The limits of the charge launched by Adorno against the cultural industries, fueled by his long exile in California, have been repeatedly underlined. Enzo Traverso, for example, returns to this in an article entitled “Adorno and the antinomies of the cultural industry”  [ 2 ], recalling the premises of the radical critique of the cultural industries carried out by Adorno and Horkheimer: at the heart of the advent of these identify the process of reification which, “since the beginning of the 20th century, has mercilessly swallowed up the planet”. The cultural industries are one dimension among others of this process. Culture, like social relations, tends to be transformed into a commodity. Under the conditions of the cultural industries, culture is doomed to become a caricature of “authentic culture” and, as such, a pure simulacrum – in the same way, add the authors of the Dialektik der Aufklärung, that the community (of blood ) Nazi is the caricature of the authentic community.

Adorno and Horkheimer insist on what radically distinguishes what the cultural industries produce from popular culture: the goal of the former, contrary to what their promoters often claim, is not to make important intellectual or aesthetic creations accessible to the public by practicing a sort of pedagogy of simplification and embellishment (formatting). Conversely, it is to format the mass in such a way as to transform them into consumers of the goods put into circulation by specialized companies in the manufacturing and distribution of cinema, literature, music, shows (etc.) that are produced in an industrial manner. According to this approach, mass is opposed to public. The public is supposed to be informed, equipped with critical judgment, able to distinguish between quality works and mediocre or uninspired works. The masses are dedicated to consumption, in predictable, supervised, regulated forms of what the cultural industries put on the market. In this very sense, industrialized mass culture finds its natural outlet in advertising – it becomes inseparable from it, in public places or through television or cinema.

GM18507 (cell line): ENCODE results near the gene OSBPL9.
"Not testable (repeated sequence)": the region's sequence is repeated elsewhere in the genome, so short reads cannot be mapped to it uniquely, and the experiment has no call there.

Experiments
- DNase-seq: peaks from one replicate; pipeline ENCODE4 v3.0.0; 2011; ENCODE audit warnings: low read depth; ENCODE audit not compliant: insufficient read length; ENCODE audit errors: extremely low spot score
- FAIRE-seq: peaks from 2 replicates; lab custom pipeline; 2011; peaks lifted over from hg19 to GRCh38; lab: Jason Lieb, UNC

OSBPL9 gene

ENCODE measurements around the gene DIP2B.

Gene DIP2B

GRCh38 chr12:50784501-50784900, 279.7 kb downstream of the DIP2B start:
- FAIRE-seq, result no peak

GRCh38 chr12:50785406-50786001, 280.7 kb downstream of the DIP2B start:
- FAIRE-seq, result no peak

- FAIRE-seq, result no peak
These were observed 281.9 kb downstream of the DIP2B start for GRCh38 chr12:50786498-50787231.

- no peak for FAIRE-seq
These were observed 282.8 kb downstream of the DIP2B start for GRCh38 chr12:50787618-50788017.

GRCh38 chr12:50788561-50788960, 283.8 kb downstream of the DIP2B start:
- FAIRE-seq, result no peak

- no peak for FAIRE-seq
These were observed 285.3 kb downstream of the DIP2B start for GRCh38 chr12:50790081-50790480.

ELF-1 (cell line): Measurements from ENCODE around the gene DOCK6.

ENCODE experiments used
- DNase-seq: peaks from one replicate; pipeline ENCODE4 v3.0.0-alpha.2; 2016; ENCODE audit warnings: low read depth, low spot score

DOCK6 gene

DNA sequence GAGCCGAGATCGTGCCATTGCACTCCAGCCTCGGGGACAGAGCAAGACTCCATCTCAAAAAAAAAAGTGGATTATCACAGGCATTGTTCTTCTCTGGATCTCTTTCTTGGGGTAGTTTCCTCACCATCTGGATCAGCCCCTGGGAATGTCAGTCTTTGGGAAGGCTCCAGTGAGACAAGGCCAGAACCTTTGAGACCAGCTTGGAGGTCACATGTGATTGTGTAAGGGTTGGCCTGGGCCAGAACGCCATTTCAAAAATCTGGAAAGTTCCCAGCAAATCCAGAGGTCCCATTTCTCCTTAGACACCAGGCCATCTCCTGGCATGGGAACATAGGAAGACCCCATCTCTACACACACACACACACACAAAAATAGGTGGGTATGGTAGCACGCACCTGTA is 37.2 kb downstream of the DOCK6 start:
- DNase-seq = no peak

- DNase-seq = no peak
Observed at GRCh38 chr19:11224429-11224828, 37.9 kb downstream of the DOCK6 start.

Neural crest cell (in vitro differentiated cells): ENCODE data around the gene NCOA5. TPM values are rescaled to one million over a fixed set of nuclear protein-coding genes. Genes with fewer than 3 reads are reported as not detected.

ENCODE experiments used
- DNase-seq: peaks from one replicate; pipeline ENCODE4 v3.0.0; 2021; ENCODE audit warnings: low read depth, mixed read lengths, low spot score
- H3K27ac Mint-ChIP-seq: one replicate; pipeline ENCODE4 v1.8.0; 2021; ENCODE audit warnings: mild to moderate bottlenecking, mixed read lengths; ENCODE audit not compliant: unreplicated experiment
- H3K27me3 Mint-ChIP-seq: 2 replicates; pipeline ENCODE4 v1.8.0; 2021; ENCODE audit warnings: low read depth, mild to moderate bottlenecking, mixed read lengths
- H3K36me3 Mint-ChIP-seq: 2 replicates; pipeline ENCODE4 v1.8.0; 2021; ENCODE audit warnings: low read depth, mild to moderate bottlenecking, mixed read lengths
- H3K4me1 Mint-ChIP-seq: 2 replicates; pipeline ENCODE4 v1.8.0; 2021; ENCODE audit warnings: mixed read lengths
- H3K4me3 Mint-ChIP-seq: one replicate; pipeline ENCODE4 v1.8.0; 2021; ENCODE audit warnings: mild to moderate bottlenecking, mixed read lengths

The way of life in the metropolises of what we today call the Global North (North America, then, from the 1960s, Western Europe) has undergone, according to Adorno, an essential change: we are moved from a general regime whose horizon was the “satisfaction of needs” to another where “the satisfaction of desires” prevails. The working classes were gradually colonized by this new paradigm. The cultural industries play a driving role in this reorientation: they are entirely dedicated to producing the illusory miracle of such satisfaction. In this sense, to the very extent that they contribute to anchoring the masses to their alienated condition and encouraging them to be satisfied with it, the cultural industries are distinctly placed under the sign of the anti-Enlightenment . Adorno takes a further step by discerning a homology between the major forms that they promote, notably everything linked to the cult of the One, and those put forward by totalitarian regimes – cult of the star in the first case, cult of the leader in the other. In both cases, the total mobilization of the masses occurs in a vertical and magical mode – control over the imagination is the means.